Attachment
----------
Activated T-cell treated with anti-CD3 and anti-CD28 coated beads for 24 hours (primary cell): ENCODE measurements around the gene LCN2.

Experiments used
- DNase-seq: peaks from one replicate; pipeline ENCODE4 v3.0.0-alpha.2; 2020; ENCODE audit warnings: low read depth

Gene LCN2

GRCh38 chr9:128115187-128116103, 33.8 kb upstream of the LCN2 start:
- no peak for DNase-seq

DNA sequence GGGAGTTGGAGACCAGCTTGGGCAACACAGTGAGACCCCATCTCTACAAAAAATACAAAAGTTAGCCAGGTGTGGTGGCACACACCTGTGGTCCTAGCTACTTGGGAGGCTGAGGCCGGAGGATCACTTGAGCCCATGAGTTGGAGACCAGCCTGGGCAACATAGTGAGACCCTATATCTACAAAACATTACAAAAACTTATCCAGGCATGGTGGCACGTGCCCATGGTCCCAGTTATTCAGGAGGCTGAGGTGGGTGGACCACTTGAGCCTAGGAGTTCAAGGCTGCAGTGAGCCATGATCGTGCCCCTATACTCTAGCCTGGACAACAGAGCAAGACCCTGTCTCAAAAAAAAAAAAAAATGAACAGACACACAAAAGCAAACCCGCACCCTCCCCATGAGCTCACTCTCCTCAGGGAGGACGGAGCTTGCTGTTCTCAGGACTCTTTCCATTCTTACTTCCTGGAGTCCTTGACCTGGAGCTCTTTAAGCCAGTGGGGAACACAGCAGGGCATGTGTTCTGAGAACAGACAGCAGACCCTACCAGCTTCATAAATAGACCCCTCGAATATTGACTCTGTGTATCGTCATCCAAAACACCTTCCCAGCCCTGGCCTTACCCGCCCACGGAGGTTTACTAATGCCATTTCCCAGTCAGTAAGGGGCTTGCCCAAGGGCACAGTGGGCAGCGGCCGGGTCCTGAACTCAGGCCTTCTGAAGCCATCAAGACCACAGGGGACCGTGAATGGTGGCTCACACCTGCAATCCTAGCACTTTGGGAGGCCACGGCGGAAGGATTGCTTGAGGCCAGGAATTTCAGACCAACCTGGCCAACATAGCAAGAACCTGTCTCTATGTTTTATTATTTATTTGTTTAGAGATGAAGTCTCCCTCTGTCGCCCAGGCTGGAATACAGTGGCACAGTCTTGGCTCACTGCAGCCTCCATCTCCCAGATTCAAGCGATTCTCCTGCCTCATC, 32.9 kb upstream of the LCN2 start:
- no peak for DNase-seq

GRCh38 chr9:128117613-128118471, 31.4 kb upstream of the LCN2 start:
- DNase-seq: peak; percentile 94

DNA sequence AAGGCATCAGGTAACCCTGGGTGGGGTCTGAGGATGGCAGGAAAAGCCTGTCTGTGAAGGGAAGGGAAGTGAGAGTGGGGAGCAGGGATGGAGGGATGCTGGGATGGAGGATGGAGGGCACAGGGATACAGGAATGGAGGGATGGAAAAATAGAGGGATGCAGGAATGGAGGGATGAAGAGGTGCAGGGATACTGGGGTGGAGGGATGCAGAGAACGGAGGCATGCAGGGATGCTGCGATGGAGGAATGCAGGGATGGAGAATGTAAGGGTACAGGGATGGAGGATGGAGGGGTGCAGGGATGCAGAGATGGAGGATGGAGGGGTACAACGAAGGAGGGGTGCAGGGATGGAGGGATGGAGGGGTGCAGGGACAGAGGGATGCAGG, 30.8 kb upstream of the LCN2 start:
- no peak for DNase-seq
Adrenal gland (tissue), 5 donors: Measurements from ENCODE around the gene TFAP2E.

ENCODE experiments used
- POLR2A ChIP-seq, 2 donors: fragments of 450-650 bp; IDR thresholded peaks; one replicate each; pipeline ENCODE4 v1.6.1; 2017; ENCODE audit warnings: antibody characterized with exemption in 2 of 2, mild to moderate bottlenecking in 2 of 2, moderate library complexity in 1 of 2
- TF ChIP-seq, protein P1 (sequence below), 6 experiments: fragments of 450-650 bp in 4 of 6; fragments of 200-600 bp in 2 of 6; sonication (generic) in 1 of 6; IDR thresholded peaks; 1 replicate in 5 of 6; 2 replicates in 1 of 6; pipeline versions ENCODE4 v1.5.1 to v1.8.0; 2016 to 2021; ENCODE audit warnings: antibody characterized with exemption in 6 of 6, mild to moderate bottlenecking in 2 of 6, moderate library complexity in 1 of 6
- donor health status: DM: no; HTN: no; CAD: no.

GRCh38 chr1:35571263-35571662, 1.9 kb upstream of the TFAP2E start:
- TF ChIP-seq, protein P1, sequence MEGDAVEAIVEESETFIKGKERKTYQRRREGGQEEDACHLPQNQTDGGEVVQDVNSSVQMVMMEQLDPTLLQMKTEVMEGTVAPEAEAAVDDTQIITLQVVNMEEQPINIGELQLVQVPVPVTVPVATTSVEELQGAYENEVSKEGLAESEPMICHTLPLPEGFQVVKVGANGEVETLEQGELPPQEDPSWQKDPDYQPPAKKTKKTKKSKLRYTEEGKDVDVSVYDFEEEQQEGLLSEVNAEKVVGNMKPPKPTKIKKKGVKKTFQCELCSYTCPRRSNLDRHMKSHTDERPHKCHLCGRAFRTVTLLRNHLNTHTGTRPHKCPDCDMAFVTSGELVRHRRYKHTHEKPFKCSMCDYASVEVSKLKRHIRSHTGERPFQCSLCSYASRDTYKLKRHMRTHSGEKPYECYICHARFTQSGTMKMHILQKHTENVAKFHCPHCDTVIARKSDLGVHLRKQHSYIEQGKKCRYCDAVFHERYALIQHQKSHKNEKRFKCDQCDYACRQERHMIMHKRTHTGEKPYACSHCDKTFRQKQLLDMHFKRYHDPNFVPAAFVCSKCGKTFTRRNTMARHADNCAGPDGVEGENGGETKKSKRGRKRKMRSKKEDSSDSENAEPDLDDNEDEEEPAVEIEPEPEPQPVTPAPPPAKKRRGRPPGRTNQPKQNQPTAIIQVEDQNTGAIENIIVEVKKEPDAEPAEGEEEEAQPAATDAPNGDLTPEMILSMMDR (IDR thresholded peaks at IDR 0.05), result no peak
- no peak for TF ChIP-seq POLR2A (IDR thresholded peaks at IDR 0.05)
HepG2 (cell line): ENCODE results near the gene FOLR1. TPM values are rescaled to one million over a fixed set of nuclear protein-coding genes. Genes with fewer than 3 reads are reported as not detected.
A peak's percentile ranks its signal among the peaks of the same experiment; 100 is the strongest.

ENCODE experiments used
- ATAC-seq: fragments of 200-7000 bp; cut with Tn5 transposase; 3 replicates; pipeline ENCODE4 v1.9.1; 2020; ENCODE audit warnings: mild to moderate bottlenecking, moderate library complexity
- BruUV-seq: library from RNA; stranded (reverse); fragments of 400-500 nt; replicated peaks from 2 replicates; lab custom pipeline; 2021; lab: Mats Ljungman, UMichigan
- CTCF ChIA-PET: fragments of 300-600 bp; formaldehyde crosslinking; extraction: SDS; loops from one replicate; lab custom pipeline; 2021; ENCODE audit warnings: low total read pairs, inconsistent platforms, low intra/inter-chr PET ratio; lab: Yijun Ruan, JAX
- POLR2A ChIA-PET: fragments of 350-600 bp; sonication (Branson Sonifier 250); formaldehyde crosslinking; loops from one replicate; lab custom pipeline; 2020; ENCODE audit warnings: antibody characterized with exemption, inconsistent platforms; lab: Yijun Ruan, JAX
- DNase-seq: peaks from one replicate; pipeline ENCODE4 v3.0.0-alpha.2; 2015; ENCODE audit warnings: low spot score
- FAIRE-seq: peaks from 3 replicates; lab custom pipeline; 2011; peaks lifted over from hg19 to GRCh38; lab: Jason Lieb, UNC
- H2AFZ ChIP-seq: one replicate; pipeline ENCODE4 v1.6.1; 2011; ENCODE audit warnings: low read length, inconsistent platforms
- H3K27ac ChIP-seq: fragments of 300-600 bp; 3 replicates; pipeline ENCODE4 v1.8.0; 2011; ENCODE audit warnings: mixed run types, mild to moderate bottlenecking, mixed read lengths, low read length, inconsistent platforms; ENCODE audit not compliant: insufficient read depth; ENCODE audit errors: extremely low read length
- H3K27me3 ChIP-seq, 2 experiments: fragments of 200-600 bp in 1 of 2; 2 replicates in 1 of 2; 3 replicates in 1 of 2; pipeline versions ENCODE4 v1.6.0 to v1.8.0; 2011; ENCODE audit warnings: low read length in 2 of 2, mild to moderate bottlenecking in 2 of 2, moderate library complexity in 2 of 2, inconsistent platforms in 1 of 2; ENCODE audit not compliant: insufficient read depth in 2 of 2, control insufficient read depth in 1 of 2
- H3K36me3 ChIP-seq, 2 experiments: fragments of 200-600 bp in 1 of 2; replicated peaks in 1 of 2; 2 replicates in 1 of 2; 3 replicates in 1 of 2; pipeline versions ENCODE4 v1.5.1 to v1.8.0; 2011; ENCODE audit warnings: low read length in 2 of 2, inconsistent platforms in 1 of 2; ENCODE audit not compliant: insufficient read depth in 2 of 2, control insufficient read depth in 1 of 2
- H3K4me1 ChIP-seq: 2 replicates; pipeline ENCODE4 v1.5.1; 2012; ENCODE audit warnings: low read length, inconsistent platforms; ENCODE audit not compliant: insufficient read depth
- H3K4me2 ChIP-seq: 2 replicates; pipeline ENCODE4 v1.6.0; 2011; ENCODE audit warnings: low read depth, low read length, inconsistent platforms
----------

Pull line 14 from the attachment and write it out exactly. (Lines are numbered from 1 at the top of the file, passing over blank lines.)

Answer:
ENCODE experiments used